ASE Video Release
In 2012, Appalachian’s Alternative Spring Break (ASB) program engaged 322 faculty, staff and students in service opportunities in 18 U.S. locations, as well as in Costa Rica, the Dominican Republic, Ecuador, Nicaragua, Peru and Jamaica.
Rather than a traditional spring break experience, these students dedicated their break to service, working with programs that rehabilitate animals, help preserve the environment, combat poverty, offer education and support to children and teens, and more.
ASB began at Appalachian in 1988, and has expanded to become the Alternative Service Experience program that takes place every fall, winter and spring break. Leadership teams, comprised of two undergraduate student peer leaders and one faculty or staff learning partner, work together to develop each program. The peer leaders complete extensive training and work with the learning partners to organize meaningful, co-curricular learning experiences for their participants.
Combining knowledge from the classroom with on-site field experience, students who choose an alternative break experience can make a real difference while also learning about themselves.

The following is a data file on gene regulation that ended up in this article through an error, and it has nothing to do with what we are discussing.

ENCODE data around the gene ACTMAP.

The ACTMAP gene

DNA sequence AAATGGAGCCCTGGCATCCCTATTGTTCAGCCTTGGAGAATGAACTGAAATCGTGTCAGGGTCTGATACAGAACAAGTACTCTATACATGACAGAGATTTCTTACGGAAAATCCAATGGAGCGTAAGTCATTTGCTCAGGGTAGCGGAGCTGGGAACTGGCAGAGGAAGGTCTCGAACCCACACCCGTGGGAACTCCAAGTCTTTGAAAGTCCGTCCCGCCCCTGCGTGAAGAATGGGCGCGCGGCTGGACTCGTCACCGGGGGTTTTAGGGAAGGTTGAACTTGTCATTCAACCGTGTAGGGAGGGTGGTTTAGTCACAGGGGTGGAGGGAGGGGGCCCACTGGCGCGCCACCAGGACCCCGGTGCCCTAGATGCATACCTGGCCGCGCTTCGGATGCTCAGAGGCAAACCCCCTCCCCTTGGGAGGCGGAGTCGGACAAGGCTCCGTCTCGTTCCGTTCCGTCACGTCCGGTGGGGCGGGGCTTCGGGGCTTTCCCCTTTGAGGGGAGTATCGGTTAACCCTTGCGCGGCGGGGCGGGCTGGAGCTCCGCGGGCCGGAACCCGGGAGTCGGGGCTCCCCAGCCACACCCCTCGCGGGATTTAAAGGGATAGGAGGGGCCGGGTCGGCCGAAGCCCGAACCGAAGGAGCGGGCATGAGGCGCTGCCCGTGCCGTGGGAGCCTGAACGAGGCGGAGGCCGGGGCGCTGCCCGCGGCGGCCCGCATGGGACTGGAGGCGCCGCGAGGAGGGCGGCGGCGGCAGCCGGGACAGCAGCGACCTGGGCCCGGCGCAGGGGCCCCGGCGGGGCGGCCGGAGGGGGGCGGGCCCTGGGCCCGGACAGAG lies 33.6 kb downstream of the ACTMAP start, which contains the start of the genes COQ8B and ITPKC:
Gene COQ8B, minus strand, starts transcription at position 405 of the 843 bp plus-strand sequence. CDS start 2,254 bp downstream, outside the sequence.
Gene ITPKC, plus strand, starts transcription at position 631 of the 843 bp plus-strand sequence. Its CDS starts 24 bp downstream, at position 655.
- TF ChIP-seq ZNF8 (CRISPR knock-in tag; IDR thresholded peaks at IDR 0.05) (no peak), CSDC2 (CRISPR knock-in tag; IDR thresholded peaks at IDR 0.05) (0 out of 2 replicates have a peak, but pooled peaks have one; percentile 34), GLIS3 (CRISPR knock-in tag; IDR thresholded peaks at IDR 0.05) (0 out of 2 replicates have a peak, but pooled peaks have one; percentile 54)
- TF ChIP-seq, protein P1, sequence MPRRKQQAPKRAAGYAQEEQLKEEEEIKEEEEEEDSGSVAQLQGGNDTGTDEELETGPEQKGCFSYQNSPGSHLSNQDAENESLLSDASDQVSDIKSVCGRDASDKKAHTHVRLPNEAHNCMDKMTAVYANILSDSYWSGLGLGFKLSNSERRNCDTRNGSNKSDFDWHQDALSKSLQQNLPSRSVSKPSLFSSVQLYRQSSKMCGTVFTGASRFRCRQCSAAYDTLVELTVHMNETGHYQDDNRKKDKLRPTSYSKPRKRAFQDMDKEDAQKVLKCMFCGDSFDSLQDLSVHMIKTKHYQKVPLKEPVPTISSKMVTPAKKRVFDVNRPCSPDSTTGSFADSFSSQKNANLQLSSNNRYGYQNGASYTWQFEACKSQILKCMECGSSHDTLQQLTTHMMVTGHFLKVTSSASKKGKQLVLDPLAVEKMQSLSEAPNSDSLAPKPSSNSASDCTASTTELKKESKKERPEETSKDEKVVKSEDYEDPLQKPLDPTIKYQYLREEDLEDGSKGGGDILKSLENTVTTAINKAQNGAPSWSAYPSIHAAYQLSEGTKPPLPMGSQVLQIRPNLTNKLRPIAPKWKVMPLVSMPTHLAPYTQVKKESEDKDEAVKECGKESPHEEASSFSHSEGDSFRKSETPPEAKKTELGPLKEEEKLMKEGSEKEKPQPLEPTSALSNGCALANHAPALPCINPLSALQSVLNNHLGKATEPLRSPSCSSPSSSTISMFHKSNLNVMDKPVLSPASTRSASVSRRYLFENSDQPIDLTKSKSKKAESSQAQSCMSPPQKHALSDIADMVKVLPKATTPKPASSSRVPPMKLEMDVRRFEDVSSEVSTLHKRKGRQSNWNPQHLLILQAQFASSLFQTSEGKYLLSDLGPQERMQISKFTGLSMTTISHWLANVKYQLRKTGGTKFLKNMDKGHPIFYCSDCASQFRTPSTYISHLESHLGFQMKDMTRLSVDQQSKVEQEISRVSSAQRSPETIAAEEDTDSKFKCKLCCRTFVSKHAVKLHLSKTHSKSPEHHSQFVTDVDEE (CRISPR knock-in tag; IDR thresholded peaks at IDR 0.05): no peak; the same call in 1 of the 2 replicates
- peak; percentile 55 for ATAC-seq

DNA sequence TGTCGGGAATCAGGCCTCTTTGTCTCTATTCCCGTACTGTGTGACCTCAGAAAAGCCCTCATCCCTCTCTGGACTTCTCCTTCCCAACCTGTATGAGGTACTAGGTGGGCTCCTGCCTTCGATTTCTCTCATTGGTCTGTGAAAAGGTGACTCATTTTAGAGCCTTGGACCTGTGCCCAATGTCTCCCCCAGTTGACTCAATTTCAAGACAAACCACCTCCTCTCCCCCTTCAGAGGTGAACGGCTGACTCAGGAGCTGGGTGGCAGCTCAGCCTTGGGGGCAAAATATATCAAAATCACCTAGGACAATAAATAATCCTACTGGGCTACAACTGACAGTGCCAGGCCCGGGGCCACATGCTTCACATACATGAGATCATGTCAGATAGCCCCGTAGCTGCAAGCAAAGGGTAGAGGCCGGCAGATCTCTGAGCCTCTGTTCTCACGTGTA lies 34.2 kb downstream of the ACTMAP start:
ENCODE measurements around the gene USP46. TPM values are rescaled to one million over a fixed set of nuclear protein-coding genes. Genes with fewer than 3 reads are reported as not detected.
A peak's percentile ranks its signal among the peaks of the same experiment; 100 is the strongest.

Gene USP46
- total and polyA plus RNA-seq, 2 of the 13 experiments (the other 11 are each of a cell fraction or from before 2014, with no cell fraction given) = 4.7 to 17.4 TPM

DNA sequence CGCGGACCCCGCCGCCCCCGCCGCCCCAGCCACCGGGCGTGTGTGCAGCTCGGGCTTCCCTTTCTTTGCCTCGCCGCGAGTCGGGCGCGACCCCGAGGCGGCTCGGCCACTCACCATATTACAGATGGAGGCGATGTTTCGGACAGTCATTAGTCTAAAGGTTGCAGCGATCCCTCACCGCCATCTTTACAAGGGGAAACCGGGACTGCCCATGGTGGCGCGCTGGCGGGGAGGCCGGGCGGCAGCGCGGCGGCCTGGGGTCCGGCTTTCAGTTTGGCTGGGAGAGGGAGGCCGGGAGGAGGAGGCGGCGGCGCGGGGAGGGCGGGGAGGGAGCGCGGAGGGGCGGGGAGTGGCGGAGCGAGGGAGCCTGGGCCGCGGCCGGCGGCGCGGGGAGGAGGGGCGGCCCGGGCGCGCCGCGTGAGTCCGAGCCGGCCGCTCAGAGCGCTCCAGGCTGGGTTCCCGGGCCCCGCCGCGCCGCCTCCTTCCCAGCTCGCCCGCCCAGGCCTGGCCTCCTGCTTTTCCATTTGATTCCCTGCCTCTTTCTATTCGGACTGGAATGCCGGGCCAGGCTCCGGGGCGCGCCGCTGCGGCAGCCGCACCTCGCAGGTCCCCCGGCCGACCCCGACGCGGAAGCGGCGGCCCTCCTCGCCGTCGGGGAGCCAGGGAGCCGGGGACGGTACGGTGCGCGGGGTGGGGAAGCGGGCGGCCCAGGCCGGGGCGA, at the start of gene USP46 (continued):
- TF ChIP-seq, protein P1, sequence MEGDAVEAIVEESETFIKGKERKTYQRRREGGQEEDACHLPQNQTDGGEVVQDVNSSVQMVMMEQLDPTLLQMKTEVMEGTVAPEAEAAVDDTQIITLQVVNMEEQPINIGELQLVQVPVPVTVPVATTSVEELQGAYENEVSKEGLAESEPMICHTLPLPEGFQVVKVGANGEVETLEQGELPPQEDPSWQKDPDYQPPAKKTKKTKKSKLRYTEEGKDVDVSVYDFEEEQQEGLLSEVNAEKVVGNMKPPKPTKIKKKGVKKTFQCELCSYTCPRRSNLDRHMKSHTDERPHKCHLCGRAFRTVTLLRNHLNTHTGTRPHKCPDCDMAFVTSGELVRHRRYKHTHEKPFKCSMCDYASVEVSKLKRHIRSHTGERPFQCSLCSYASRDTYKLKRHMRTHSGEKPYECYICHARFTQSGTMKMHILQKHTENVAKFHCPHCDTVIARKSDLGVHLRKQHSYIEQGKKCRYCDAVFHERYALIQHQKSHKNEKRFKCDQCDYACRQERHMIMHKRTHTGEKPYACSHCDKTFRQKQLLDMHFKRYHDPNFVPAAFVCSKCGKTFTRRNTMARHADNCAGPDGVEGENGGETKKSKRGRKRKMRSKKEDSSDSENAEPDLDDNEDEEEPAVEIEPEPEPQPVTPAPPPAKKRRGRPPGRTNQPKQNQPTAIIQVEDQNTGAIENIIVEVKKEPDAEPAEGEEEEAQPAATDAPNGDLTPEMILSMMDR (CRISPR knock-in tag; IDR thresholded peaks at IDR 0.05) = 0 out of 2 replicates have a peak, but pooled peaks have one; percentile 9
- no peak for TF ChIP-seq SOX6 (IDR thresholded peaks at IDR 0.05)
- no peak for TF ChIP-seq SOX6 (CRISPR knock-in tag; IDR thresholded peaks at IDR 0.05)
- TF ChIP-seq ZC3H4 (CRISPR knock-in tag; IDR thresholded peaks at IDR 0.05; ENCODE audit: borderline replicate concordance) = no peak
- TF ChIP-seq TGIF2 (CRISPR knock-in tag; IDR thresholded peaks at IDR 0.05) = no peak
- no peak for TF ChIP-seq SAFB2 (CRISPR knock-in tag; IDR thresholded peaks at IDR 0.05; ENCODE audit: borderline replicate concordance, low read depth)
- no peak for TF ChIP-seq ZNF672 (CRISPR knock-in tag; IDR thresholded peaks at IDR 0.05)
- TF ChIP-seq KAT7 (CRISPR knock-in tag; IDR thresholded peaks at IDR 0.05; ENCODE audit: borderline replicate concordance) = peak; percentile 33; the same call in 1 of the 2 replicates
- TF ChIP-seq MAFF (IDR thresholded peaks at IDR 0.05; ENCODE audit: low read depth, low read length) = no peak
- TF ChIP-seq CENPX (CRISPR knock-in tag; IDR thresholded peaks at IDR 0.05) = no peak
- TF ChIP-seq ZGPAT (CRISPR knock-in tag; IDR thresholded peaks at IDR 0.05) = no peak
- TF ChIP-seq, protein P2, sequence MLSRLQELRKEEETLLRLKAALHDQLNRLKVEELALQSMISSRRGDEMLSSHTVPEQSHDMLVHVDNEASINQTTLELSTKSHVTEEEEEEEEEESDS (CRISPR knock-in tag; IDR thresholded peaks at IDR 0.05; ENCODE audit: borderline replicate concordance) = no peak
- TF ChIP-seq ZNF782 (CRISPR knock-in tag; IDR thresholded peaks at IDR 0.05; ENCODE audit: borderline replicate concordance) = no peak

At Woodstock Farm Sanctuary in New York, a farm dedicated to rescuing and rehabilitating farm animals and advocating and educating people about the cruelties of factory farming, students helped with tasks such as painting, fence building, cleaning barns, and working with the animals.
“ASB is just a great way for students to get out and experience something different and not do something every college student does,” said Amanda Moore, global studies and public relations major and participant of the ASB trip to Woodstock Farm Sanctuary. “But actually going somewhere and making a difference in the lives of someone you can see, be it animals, children, elderly people, it’s an amazing feeling, it really does empower you.”
POTS is a soup kitchen in the Bronx that also provides services such as haircuts, legal and tax services, free showers or just a warm, safe place to talk to someone. Here, students immersed themselves in helping in the food kitchen and sorting donations.
“You can really learn so much about not only yourself but more importantly how your actions affect everyone in the community,” said Kyle Schermbeck, public relations student and a participant of ASB who was involved at Part of the Solution (POTS) in the Bronx, N.Y. “It’s really an amazing opportunity I think everyone should be involved in.”